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The Wines of Austria

In recent times, Austrian wine has been experiencing a surge of interest around the world. In Australia, consumers are confidently discussing the merits of grüner veltliner and blaüfrankisch where five years ago only wine aficionados were aware of the particularities there. In the US too, there is a heightened awareness; exports are on the rise and Austrian wine is enjoying a purple patch.

Austria has, of course, had a very long wine history. Evidence suggests indigenous grape varieties have been used to produce wine there for centuries, and even in modern times it has been an important industry. For instance, Austria was the world’s third largest producer of wine in the early Twentieth Century although, at that time, it mostly made bulk wine of limited quality.

In 1986 the Austrian Wine Marketing Board (AWMB) was created to breath new life into an industry that was in significant need of rejuvenation, and the last five to ten years has seen its success in an extraordinary flourishing of the wine culture in Austria. By 2011, at the twenty-fifth anniversary of the board’s inception, the AWMB had already succeeded in repositioning their whites within the highest echelons of celebrated wines, and their reds were beginning to be redefined also.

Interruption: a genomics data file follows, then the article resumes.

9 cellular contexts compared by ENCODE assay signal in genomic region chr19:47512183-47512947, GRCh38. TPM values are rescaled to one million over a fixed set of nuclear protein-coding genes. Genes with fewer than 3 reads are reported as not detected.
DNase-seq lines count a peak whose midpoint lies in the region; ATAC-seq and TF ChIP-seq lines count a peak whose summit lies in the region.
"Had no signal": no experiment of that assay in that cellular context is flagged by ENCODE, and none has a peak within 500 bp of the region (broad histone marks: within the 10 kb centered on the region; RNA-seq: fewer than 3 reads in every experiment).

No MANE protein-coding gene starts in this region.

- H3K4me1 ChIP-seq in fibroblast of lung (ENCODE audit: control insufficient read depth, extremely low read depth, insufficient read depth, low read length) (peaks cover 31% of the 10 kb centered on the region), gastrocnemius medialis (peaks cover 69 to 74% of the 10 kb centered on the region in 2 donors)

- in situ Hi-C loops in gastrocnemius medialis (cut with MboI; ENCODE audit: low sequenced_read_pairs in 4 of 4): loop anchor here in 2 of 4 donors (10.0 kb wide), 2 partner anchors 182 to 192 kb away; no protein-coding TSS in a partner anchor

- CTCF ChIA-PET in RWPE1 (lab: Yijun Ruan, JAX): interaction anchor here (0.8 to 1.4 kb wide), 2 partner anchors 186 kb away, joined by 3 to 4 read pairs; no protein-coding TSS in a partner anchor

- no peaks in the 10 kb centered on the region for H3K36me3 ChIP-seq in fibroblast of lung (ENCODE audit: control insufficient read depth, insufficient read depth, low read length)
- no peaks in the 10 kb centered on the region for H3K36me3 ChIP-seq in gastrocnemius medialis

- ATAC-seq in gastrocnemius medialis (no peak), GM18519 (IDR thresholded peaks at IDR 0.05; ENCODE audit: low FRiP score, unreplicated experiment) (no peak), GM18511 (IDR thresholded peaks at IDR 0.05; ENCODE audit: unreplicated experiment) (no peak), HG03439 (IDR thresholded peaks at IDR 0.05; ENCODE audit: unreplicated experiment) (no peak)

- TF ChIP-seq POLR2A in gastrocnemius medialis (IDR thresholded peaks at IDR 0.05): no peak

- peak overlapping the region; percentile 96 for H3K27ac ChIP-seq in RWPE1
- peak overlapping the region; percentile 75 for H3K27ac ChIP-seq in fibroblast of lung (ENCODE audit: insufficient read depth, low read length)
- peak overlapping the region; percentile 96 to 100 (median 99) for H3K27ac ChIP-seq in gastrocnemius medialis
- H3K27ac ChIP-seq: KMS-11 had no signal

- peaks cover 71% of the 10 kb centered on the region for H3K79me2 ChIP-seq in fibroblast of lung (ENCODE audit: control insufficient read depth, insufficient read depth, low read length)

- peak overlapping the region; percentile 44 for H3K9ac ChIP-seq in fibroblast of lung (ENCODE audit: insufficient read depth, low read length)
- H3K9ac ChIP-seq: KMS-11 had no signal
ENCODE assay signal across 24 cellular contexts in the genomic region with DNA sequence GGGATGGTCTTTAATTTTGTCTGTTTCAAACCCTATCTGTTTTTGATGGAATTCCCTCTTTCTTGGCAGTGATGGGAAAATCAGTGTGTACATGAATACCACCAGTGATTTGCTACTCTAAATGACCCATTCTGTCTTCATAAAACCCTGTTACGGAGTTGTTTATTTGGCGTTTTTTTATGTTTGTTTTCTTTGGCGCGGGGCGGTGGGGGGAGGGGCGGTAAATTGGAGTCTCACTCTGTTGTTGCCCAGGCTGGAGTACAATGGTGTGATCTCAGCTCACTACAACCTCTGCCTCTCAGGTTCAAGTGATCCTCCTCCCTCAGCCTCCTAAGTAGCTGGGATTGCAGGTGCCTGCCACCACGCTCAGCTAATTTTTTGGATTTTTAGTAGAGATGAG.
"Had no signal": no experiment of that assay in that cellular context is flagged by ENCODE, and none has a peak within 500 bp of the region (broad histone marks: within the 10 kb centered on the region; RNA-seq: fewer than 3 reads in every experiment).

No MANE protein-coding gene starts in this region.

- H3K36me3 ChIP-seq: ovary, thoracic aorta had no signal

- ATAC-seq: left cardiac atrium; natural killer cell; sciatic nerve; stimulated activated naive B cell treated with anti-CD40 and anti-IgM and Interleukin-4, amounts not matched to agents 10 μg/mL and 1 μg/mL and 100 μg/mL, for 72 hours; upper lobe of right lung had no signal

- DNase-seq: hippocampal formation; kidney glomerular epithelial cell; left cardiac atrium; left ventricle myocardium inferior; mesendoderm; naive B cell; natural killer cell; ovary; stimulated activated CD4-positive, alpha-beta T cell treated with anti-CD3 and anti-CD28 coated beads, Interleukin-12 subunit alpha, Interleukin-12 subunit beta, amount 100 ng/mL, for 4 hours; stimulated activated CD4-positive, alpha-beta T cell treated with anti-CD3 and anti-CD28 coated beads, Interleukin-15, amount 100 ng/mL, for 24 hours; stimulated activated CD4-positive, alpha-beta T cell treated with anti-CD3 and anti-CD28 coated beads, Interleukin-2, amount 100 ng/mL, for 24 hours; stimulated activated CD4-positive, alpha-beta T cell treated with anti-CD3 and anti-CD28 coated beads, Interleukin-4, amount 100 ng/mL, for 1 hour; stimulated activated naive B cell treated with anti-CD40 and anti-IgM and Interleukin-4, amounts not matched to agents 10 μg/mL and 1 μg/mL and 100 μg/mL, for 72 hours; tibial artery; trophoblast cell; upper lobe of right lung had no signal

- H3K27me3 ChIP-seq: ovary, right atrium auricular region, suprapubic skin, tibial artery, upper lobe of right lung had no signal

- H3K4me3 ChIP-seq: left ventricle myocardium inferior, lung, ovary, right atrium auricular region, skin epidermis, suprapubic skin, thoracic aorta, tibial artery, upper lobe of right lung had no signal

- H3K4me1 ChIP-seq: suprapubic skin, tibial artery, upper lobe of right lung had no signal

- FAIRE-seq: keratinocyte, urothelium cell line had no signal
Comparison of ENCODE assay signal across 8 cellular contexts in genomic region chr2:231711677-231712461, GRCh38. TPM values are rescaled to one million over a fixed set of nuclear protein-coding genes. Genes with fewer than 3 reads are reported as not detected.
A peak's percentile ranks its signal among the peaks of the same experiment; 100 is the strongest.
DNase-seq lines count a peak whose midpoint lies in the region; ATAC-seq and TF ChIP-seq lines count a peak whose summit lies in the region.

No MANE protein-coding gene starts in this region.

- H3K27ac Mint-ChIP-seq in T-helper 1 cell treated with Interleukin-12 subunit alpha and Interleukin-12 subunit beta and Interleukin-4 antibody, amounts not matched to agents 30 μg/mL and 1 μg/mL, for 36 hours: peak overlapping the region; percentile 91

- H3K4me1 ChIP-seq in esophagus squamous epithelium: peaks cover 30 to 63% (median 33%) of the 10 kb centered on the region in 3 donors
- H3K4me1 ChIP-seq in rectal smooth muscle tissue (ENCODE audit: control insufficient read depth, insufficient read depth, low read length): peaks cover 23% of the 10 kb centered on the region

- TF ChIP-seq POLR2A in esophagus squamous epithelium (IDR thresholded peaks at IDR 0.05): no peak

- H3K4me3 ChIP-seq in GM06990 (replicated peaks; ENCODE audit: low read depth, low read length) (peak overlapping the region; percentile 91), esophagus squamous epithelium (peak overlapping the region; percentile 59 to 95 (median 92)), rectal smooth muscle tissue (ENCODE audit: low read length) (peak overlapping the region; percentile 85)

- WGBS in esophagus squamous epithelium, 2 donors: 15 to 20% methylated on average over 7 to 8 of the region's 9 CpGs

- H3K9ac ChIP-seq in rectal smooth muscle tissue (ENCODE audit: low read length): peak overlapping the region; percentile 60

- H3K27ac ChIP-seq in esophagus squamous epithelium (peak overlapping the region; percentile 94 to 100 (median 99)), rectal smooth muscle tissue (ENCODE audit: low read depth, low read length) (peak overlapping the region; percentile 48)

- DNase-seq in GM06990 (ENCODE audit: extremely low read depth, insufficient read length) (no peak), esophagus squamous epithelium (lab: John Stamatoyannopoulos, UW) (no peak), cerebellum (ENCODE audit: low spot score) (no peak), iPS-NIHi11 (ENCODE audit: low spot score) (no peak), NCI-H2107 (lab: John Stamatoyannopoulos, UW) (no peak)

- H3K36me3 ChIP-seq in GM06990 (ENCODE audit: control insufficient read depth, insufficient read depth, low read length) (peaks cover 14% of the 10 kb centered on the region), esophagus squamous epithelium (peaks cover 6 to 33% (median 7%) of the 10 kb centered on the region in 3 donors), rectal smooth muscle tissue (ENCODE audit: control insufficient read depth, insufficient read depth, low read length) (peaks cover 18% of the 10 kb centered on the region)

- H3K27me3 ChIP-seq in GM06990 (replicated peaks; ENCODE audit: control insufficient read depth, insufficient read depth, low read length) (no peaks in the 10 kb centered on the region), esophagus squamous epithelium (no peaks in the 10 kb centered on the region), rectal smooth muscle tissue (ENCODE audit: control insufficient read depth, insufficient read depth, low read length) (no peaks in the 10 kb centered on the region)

The developments are instructive: raised standards of production have seen an increase in quality, boosting sales and returning more money to the industry, which in turn improves production values. Nowhere is this more obvious than along the Danube, in the Wachau for instance, where manicured vineyards run down the slopes to the banks of the river, and well-kept estates devoted to quality are thriving, and reinvesting in their commitment.

A recent survey by the Austrian Wine Board noted two distinct trends in the industry which clearly illustrate the way it is developing. Firstly, there is a continuing decrease in the number of wineries operating in Austria. This is accompanied, however, by a general increase of the size of the wineries in operation. What this means is that there is an improving level of professionalism in the wineries that remain in operation, and that they are expanding enterprises.

Austria has sixteen distinct wine producing regions, and a little over 45,000 hectares of land under vine, predominantly in the east and southeast of the country. These can be separated into three discrete groups; Lower Austria which produces about 59% of Austrian wine, Burgenland (30%) and Styria (9%), although there are still some vineyards around Vienna (2%), and some small unaffiliated vineyards dotted about. While production is mainly of dry wines, sweet wines of exceptional quality are being produced in the south of the country, and becoming more widely recognised.

What is most interesting is Austria’s emphasis on indigenous varieties, and the way domestic consumers support this. The country’s major focus is on white wine, which makes up about two thirds of total wine production. Of the twenty four varieties of white grapes grown for quality wine production, grüner veltliner is unquestionably king, accounting for about a third of the total Austrian wine production. The species is native to the region, and is also widely grown across Slovakia and the Czech Republic.